Texas residents face increasing premium costs after Senate passes flood insurance bill

Flood insurance may become more difficult for many Texas residents, and can be more expensive, after the Senate voted Thursday to bump the overall flood insurance premium rate for people in zones with a high risk of flooding by 100 percent, according to Reuters. The bill now heads to the House of Representatives.

In 2018, the House passed a bill to reduce the rates on people living in flood risk zones by 17 percent. The bill, however, was approved by the Senate on Thursday. Though the House had made up a majority of the bill votes in the Senate, the bill came under fire for lacking details on how to pay for the cut, and the Senate voted against the measure.

Flood insurance premiums for those who live in places considered to be the “100-year” flood plain have already risen slightly to help fund the program, CNN reported. The problem is that these zones, which are based on worst-case flood scenarios, are often extremely risky, CNN wrote.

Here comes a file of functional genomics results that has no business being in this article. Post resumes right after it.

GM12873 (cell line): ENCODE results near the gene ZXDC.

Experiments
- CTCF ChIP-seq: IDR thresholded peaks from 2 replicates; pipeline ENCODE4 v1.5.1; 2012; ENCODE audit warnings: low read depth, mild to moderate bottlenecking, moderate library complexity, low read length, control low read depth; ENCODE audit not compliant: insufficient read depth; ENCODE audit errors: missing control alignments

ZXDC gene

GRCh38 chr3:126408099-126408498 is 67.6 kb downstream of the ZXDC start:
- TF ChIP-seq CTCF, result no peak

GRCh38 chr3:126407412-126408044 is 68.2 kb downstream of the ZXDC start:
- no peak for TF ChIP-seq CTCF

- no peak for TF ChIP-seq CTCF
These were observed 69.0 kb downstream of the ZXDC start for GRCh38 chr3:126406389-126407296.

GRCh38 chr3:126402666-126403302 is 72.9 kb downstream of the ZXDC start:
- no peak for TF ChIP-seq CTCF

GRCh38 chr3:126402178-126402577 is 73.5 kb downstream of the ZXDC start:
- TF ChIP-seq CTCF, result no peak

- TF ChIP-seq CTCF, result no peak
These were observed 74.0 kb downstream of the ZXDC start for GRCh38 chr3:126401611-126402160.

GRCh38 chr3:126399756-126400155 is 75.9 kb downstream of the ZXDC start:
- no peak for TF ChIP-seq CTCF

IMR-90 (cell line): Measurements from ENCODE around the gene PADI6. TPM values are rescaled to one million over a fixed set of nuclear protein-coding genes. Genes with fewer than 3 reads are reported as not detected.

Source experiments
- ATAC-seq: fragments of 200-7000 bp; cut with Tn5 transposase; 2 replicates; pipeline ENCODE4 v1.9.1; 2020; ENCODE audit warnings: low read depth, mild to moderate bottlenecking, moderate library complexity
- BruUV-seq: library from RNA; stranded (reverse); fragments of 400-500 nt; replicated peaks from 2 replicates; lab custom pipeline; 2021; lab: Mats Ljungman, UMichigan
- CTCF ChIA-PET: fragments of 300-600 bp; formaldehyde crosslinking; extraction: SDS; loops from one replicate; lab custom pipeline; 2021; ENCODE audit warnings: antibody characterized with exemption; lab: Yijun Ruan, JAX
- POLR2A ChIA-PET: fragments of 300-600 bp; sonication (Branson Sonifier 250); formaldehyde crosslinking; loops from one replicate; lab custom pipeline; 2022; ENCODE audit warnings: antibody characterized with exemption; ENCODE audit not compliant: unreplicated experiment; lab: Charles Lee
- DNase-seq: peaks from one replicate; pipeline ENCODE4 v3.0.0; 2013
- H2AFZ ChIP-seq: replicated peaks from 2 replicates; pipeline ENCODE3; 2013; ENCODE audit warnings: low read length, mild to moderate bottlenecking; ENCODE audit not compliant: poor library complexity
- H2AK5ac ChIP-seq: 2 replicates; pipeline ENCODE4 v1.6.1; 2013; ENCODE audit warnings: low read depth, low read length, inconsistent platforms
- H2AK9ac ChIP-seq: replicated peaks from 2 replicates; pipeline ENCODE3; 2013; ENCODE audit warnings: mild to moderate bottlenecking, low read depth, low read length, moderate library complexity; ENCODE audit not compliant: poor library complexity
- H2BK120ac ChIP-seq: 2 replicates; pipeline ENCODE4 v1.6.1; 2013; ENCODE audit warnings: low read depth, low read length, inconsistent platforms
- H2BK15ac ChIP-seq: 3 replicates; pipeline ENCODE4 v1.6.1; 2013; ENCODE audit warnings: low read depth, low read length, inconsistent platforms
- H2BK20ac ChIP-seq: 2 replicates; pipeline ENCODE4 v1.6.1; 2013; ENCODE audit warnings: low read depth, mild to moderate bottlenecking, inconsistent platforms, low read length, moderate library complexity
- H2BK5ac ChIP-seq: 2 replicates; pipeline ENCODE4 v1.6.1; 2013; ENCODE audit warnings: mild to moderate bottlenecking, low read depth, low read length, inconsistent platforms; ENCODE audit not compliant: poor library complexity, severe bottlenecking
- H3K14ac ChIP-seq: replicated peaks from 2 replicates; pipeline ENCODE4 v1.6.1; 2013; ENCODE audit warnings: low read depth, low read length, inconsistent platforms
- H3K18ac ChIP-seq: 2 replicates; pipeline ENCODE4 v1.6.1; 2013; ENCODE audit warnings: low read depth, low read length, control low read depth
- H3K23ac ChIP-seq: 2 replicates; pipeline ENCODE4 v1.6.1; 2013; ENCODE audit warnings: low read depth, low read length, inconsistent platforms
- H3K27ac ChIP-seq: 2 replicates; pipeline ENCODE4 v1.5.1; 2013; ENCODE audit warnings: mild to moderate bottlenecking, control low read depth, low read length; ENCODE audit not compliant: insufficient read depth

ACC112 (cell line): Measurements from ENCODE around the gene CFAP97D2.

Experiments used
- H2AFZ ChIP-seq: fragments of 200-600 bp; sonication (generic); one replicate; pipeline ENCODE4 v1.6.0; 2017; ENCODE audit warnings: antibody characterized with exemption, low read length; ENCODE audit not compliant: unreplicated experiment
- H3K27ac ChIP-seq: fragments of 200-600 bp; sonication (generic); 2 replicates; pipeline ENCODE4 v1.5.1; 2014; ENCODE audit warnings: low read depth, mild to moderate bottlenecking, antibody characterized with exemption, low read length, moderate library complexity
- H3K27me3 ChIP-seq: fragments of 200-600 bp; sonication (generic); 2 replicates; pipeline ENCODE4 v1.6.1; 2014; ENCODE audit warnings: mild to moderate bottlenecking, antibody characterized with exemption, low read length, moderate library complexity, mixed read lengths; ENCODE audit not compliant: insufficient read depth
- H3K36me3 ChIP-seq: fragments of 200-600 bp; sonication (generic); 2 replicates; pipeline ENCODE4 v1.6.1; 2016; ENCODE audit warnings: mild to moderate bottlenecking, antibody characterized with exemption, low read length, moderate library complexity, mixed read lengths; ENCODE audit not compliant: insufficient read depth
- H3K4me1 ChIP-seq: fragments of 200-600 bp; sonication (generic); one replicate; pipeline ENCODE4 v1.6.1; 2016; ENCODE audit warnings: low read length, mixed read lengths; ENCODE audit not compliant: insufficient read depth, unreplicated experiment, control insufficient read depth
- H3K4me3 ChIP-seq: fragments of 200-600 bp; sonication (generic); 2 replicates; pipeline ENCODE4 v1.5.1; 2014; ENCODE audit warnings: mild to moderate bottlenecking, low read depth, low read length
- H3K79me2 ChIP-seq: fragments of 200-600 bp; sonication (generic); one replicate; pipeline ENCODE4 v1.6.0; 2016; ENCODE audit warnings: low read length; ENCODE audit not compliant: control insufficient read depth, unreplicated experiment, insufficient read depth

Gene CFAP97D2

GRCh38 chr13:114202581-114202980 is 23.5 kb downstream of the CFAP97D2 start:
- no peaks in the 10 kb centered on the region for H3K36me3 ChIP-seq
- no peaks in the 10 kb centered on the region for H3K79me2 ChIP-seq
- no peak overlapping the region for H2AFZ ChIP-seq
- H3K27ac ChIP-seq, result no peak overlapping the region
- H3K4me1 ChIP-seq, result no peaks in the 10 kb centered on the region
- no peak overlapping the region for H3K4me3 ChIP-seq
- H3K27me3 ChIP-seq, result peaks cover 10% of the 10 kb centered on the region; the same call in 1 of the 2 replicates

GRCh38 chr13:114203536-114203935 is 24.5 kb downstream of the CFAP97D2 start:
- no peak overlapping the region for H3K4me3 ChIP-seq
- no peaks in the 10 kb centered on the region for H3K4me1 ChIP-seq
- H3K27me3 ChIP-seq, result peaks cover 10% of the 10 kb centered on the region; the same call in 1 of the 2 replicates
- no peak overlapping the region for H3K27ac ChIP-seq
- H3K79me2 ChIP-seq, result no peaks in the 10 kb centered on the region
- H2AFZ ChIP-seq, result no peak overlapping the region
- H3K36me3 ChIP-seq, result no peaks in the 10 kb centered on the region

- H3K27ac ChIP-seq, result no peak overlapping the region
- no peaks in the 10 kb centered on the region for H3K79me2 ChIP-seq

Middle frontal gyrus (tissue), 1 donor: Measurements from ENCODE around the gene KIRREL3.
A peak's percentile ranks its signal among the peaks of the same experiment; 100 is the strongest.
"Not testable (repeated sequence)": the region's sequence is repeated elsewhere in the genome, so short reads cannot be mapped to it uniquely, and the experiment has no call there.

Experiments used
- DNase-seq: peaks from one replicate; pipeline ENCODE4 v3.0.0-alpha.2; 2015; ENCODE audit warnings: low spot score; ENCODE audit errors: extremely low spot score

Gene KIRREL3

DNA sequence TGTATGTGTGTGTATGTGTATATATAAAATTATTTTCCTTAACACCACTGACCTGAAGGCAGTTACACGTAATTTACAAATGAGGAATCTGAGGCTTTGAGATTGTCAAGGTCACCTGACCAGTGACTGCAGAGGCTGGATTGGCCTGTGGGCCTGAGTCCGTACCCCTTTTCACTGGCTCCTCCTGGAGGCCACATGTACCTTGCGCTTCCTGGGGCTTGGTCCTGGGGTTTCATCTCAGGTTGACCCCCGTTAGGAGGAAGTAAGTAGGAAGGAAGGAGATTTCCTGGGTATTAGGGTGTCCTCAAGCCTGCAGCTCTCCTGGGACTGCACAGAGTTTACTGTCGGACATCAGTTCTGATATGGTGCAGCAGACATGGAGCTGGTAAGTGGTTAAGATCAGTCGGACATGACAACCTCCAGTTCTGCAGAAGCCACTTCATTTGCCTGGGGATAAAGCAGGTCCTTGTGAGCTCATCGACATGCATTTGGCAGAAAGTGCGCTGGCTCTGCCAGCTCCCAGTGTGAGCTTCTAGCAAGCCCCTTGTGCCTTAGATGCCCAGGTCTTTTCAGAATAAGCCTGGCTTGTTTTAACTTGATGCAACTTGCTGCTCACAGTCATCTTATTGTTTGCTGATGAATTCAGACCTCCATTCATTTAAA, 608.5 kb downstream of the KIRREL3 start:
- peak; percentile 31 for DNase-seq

Lela Walker of Houston, Texas, told CNN that she and her husband cannot afford the extreme rate increases, which would triple her payments to $5,000 a year. “Anything to not live in low-lying areas is a good thing because there’s water everywhere here, but it’s just an impossible amount of money to pay,” Walker said.

Flood insurance is required for the federally subsidized flood insurance program, but people who buy insurance on their own can avoid paying the higher premium and receive protection, unless there are private insurance companies that do not take flood risk. According to the National Flood Insurance Program, close to 700,000 people in Texas buy insurance.

Many flood insurance rates are adjusting upward as the risk of flooding increases. But, government officials, and developers, have made a “concessions culture” at the federal level that makes it difficult for the homeowners in the high-risk zones to find safe, affordable places to live.

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